Kenya’s public debt which stood at Ksh 5.1 trillion mark by September 2018 will now be pushed beyond Sh5.5 trillion by close of the year after the world bank approved the Sh75 billion loan requested by Kenya.
The loan described as “Inclusive Growth and Fiscal Management Development Policy Financing” will top up the 2019/2020 budget on the government’s Big Four Agenda that includes universal healthcare, affordable housing, food security, and manufacturing.
World bank said the loan will facilitate and support critical reforms that will enhance competition and market transparency, reduce corruption opportunities in agriculture, and help Kenyan farmers to achieve higher productivity and increase their incomes.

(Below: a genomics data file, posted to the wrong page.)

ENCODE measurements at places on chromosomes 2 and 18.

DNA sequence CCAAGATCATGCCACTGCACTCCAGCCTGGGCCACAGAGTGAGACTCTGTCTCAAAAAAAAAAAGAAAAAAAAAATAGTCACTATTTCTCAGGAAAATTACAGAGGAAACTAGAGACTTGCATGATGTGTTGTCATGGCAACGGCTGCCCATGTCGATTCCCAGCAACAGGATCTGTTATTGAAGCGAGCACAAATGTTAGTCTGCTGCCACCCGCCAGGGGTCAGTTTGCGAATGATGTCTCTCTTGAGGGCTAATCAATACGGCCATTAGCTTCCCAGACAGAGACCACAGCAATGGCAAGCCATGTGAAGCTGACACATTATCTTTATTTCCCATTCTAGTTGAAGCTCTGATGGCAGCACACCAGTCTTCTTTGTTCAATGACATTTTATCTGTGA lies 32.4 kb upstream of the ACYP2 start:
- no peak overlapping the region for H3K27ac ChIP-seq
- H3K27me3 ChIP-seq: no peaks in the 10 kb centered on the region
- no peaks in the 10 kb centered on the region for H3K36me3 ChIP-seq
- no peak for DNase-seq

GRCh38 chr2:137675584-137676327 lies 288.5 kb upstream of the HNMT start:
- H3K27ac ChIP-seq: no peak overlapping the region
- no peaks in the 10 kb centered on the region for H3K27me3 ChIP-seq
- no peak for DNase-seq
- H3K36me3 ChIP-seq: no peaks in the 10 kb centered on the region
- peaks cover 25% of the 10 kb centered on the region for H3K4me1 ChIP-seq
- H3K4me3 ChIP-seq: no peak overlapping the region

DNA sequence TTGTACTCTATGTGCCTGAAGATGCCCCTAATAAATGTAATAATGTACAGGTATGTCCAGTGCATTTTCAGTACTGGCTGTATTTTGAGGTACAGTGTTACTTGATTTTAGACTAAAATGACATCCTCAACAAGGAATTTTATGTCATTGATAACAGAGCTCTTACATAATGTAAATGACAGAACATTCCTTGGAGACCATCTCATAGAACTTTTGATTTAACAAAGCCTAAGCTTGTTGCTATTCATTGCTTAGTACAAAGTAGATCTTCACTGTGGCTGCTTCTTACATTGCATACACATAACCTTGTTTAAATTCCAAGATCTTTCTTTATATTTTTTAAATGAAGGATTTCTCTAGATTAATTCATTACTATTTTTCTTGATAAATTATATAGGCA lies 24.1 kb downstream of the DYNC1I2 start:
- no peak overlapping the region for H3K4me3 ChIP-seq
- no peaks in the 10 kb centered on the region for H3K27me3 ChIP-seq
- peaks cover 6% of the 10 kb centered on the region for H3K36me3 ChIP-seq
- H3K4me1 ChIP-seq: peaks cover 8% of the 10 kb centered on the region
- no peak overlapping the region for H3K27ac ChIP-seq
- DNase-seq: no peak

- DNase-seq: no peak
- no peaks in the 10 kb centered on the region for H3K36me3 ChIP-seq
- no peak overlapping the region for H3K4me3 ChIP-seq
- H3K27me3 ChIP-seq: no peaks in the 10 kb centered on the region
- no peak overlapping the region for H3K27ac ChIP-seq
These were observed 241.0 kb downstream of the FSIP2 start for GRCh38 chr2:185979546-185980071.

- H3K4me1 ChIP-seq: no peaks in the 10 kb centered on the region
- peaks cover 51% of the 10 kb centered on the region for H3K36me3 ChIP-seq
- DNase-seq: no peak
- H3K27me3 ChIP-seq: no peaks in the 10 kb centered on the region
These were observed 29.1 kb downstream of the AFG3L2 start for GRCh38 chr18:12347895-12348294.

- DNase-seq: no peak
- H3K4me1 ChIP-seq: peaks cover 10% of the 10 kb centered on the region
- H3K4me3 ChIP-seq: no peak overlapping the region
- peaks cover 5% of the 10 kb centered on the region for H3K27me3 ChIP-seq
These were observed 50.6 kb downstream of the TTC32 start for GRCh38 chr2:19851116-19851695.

Kenyans are however sceptical that the loan may not achieve the above agendas.
For decades, the World Bank has never put cash straight into the National Treasury until they did recently on this which will be used at the discretion of the government.
The loan was approved at a time when central bank governor Dr. Patrick Njoroge warned that the country has reached its debt limit.
By hitting the Ksh.5.5 trillion mark which were already at as a country, this represents a debt service ratio of 33.4% instead of the recommended global average of 30%.
Just this month, Kenya successfully issued a third Eurobond priced at Ksh.210 billion (USD 2.1 billion) despite rising concern over its ability to service its debt burden.
During an interview with the newsrooms a while back, Henry Rotich said that the 2019 Budget Policy Statement and 2019 Medium Term Debt Strategy outlined the strategy for maintaining a sustainable debt position, which we refer to as fiscal consolidation.